Sign in to follow this  
sabaugher

First time varnishing.... grounds?

Recommended Posts

Hi guys!

 

So, I'm getting ready to varnish a fresh, bare patch of spruce on a violin top. But, it's my (shaky) understanding that one must first coat the bare wood with something to "seal" it-- meaning, something that will 1. Protect the wood if the upper layers of varnish are ever worn off, and 2. keep the varnish from soaking all the way through the wood and stiffening it, thus diminishing its tonal qualities. 

 

I'm about to do my first varnish, a simple spirit varnish (with some pre-mixed varnishes.... because this is a rush-project for a friend of mine who needs to violin soon)...... what would be a good ground coat for a beginner?

 

I have hide glue at my disposal, but I've heard that diluting that and using it as a ground coat tends to muffle the tonal qualities of the wood. I also have tripoli powder, sandarac, and methylated spirits at my disposal. Could I rub tripoli powder into the wood as a filler/sealant? Or could I use a VERY dilute coating of sandarac dissolved in spirits?

 

 

Advice is very much appreciated! I've not been able to find a lot of background on this topic that is geared toward beginner varnishers (rather, I see a lot of writing arguing about Cremonese techniques :P .....).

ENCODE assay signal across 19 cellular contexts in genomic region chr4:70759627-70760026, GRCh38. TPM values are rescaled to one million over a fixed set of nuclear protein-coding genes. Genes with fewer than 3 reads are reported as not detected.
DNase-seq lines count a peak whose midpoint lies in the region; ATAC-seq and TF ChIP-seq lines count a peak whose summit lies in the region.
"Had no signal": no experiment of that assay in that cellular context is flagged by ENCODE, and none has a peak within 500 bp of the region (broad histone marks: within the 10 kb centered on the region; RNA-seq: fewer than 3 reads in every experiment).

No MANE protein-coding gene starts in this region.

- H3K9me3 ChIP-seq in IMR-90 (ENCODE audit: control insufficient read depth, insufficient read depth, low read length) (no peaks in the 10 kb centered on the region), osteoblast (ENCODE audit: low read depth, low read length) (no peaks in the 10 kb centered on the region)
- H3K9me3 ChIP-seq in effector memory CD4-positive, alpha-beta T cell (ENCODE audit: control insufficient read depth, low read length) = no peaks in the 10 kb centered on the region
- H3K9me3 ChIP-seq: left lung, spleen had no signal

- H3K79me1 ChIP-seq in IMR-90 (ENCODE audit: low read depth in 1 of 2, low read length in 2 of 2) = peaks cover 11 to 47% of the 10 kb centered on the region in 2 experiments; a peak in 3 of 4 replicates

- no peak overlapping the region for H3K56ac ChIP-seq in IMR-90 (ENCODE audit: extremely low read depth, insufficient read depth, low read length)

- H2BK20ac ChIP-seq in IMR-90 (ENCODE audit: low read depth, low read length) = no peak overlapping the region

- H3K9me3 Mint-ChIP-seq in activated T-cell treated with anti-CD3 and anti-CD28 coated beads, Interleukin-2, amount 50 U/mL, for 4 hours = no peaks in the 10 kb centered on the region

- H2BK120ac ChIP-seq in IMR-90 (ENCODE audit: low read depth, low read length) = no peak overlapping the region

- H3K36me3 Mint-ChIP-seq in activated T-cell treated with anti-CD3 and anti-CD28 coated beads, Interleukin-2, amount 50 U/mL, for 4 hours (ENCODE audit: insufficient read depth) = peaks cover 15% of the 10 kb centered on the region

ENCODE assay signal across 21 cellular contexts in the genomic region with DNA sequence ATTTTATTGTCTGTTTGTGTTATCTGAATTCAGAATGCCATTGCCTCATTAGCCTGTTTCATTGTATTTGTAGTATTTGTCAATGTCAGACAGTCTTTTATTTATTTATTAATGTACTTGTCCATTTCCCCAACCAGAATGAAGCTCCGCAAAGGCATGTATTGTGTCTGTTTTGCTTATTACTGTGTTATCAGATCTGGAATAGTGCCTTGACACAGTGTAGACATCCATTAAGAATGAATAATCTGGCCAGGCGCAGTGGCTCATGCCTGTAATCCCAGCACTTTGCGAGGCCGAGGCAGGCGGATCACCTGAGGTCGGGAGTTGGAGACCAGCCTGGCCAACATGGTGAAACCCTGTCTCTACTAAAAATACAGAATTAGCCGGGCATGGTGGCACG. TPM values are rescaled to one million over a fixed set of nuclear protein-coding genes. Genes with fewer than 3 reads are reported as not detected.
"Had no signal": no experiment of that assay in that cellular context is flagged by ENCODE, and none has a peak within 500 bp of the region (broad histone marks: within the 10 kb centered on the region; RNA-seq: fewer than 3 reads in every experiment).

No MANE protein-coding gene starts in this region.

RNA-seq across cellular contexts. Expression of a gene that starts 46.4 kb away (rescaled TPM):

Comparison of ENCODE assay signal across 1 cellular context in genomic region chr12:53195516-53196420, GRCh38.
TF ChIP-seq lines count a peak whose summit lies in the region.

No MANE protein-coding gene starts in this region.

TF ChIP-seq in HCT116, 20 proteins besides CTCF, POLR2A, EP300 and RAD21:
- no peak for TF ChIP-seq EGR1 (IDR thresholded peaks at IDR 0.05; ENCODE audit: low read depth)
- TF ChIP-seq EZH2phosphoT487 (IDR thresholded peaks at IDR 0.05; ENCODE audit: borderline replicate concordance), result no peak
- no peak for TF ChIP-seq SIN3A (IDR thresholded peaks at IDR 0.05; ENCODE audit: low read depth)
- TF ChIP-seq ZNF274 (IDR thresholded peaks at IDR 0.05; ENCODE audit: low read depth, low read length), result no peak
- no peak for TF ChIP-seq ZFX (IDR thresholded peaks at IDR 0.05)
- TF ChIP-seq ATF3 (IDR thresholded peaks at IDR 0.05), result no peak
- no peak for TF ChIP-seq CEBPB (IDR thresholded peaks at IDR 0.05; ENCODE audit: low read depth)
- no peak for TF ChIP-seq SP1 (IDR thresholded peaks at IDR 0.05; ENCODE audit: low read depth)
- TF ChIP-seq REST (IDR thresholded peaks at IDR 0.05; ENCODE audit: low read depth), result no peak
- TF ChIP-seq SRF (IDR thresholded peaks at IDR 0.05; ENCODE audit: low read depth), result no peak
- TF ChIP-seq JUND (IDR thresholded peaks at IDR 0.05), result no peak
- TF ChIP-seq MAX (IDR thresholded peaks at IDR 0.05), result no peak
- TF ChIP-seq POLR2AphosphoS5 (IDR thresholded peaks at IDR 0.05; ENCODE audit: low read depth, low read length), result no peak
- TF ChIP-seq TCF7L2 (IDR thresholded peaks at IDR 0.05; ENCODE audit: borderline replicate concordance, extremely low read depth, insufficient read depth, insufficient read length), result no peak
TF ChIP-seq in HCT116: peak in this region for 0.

Thanks, guys!!!!!

 

- Sarah

Share this post


Link to post
Share on other sites

Choose something which gives it a little color, and then proceed. The problem with choosing between soaking stuff in, not letting stuff soak in, is that there are folks who get fantastic results on both sides of the fence. If you're going to soak stuff in, make sure your woodwork is beautifully scraped on the endgrain, to avoid burning. If you're going to seal the wood off, your tripoli with some oil varnish isn't a bad start. Neither is hide glue. I used violin rosin dissolved in alcohol for my first few forays.

Try something! You can always take it off.

Share this post


Link to post
Share on other sites

Hi guys!

 

So, I'm getting ready to varnish a fresh, bare patch of spruce on a violin top. But, it's my (shaky) understanding that one must first coat the bare wood with something to "seal" it-- meaning, something that will 1. Protect the wood if the upper layers of varnish are ever worn off, and 2. keep the varnish from soaking all the way through the wood and stiffening it, thus diminishing its tonal qualities. 

 

I'm about to do my first varnish, a simple spirit varnish (with some pre-mixed varnishes.... because this is a rush-project for a friend of mine who needs to violin soon)...... what would be a good ground coat for a beginner?